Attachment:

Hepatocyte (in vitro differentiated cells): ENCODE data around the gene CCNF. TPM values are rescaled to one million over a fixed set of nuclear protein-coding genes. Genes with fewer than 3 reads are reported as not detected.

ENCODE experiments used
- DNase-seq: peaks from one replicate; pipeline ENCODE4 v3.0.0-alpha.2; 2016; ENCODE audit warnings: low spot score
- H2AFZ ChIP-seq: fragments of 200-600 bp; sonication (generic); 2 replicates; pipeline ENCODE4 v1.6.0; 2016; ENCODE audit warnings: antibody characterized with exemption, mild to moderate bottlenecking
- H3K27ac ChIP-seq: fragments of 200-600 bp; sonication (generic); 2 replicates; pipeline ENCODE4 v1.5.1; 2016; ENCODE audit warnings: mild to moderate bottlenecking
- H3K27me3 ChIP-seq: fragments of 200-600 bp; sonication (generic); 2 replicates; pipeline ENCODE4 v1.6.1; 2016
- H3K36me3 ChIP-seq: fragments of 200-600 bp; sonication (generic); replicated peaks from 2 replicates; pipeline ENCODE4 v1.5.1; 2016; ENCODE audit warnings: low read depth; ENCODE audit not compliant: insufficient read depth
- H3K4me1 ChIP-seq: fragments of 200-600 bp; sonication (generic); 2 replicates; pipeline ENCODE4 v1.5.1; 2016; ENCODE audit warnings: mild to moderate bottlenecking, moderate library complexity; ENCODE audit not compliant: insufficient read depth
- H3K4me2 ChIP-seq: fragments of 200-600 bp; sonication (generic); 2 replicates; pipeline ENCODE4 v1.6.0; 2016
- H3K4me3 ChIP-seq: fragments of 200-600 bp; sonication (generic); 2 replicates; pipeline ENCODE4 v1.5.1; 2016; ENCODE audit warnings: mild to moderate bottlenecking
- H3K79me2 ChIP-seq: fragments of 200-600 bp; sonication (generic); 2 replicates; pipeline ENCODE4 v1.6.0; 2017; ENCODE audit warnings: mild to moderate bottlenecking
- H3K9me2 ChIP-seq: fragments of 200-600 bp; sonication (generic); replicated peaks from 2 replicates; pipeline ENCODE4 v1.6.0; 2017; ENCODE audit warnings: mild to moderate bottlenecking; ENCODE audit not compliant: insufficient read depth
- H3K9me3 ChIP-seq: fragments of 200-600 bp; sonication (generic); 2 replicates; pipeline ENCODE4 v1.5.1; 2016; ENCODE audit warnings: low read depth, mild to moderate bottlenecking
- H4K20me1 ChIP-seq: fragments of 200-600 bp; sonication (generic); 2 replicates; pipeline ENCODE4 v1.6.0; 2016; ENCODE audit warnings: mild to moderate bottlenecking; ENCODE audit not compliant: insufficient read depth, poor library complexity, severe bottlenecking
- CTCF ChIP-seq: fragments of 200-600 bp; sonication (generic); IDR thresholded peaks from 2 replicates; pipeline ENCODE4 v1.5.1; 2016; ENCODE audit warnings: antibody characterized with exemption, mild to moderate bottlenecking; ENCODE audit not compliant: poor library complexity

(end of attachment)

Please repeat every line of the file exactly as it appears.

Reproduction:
Hepatocyte (in vitro differentiated cells): ENCODE data around the gene CCNF. TPM values are rescaled to one million over a fixed set of nuclear protein-coding genes. Genes with fewer than 3 reads are reported as not detected.

ENCODE experiments used
- DNase-seq: peaks from one replicate; pipeline ENCODE4 v3.0.0-alpha.2; 2016; ENCODE audit warnings: low spot score
- H2AFZ ChIP-seq: fragments of 200-600 bp; sonication (generic); 2 replicates; pipeline ENCODE4 v1.6.0; 2016; ENCODE audit warnings: antibody characterized with exemption, mild to moderate bottlenecking
- H3K27ac ChIP-seq: fragments of 200-600 bp; sonication (generic); 2 replicates; pipeline ENCODE4 v1.5.1; 2016; ENCODE audit warnings: mild to moderate bottlenecking
- H3K27me3 ChIP-seq: fragments of 200-600 bp; sonication (generic); 2 replicates; pipeline ENCODE4 v1.6.1; 2016
- H3K36me3 ChIP-seq: fragments of 200-600 bp; sonication (generic); replicated peaks from 2 replicates; pipeline ENCODE4 v1.5.1; 2016; ENCODE audit warnings: low read depth; ENCODE audit not compliant: insufficient read depth
- H3K4me1 ChIP-seq: fragments of 200-600 bp; sonication (generic); 2 replicates; pipeline ENCODE4 v1.5.1; 2016; ENCODE audit warnings: mild to moderate bottlenecking, moderate library complexity; ENCODE audit not compliant: insufficient read depth
- H3K4me2 ChIP-seq: fragments of 200-600 bp; sonication (generic); 2 replicates; pipeline ENCODE4 v1.6.0; 2016
- H3K4me3 ChIP-seq: fragments of 200-600 bp; sonication (generic); 2 replicates; pipeline ENCODE4 v1.5.1; 2016; ENCODE audit warnings: mild to moderate bottlenecking
- H3K79me2 ChIP-seq: fragments of 200-600 bp; sonication (generic); 2 replicates; pipeline ENCODE4 v1.6.0; 2017; ENCODE audit warnings: mild to moderate bottlenecking
- H3K9me2 ChIP-seq: fragments of 200-600 bp; sonication (generic); replicated peaks from 2 replicates; pipeline ENCODE4 v1.6.0; 2017; ENCODE audit warnings: mild to moderate bottlenecking; ENCODE audit not compliant: insufficient read depth
- H3K9me3 ChIP-seq: fragments of 200-600 bp; sonication (generic); 2 replicates; pipeline ENCODE4 v1.5.1; 2016; ENCODE audit warnings: low read depth, mild to moderate bottlenecking
- H4K20me1 ChIP-seq: fragments of 200-600 bp; sonication (generic); 2 replicates; pipeline ENCODE4 v1.6.0; 2016; ENCODE audit warnings: mild to moderate bottlenecking; ENCODE audit not compliant: insufficient read depth, poor library complexity, severe bottlenecking
- CTCF ChIP-seq: fragments of 200-600 bp; sonication (generic); IDR thresholded peaks from 2 replicates; pipeline ENCODE4 v1.5.1; 2016; ENCODE audit warnings: antibody characterized with exemption, mild to moderate bottlenecking; ENCODE audit not compliant: poor library complexity